Dr. Magtibay discusses how a woman can ensure cervical cancer is detected early and describes how a pelvic exam is performed at Mayo Clinic.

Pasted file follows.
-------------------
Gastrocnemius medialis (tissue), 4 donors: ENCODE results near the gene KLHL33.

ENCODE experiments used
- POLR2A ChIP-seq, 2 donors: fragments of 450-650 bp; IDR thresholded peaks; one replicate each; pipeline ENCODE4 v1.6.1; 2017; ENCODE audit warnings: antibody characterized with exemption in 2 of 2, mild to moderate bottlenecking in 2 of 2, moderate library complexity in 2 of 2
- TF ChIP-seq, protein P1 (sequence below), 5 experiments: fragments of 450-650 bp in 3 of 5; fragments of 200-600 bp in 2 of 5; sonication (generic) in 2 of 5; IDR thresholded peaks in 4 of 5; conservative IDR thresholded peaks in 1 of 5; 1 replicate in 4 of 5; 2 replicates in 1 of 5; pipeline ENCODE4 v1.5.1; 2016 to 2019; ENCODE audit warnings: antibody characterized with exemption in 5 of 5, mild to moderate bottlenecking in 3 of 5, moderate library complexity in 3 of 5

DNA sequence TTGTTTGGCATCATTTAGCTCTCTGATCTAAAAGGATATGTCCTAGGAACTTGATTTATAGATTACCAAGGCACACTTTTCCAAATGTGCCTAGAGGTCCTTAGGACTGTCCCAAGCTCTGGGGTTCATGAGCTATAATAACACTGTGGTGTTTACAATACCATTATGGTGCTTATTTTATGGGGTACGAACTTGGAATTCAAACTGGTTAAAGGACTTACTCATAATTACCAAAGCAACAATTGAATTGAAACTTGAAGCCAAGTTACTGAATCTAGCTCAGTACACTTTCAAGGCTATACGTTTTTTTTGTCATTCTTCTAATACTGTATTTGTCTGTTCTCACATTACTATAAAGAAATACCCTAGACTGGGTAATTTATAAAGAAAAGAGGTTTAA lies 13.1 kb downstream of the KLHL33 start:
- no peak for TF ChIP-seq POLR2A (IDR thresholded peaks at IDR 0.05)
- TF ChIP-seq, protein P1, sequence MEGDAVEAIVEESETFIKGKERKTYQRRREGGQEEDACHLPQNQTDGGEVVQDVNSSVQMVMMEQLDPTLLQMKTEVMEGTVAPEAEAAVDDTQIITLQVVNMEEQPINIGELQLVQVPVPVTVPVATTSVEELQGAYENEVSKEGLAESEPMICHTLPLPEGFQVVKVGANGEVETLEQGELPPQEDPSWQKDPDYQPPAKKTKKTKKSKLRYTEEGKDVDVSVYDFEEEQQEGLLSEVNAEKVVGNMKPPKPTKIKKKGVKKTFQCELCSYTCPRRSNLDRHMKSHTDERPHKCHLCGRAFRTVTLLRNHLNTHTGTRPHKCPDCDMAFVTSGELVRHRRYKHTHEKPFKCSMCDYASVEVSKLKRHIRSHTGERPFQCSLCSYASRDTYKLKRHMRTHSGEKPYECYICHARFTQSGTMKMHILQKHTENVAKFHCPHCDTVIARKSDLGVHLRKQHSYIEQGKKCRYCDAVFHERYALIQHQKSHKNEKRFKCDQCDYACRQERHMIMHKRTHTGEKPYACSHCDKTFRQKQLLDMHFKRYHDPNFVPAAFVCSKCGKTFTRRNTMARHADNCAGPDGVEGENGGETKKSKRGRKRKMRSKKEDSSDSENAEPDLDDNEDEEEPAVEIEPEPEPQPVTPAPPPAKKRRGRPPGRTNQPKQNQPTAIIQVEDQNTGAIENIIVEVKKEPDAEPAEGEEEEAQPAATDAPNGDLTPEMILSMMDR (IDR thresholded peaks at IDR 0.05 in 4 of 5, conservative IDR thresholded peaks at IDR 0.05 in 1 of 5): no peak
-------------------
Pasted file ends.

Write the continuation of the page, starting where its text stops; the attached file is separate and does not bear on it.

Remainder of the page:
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Pelvic Exam to Detect Cervical Cancer Most important thing that a woman could do to have early detection of cervical cancer if she is going to get the disease is to go in for her routine annual gynecologic examination, which would include a Pap smear as recommended. Here at the Mayo Clinic, when we are doing a pelvic examination it will include the abdominal exam, for one thing. We feel the abdominal organs, feel for any masses. We also feel the inguinal area or the groin area to see if there are any abnormal lymph nodes noted in that region. Then between the patient’s legs we closely examine the vulva or the skin including the lips and that area around the vagina and the area around the anus because vulvar cancer can occur as well. We then take a speculum, the metal device that goes into the vagina, and we open up that speculum and we look in the vagina and all around the vagina to make sure that there are no abnormalities of the vagina itself, and in the process we also assess a woman’s pelvic support meaning, does she have a dropping water; does she have the rectum that’s protruding into the vagina, or is the uterus dropping? And then we visually inspect the cervix if a woman has not had a hysterectomy and perform the Pap smear, the test to try to detect early cervical cancer. And then finally, we do what is called a bi-manual examination where the physician will put fingers in the vagina and finger in the rectum and feel the size of the uterus, the mobility of the uterus, whether or not the uterus is fixed or firm, and then we try to feel the ovaries and the tubes to see if there are any masses in these regions. And the rectal exam helps confirm that and rule out any masses in the rectum itself.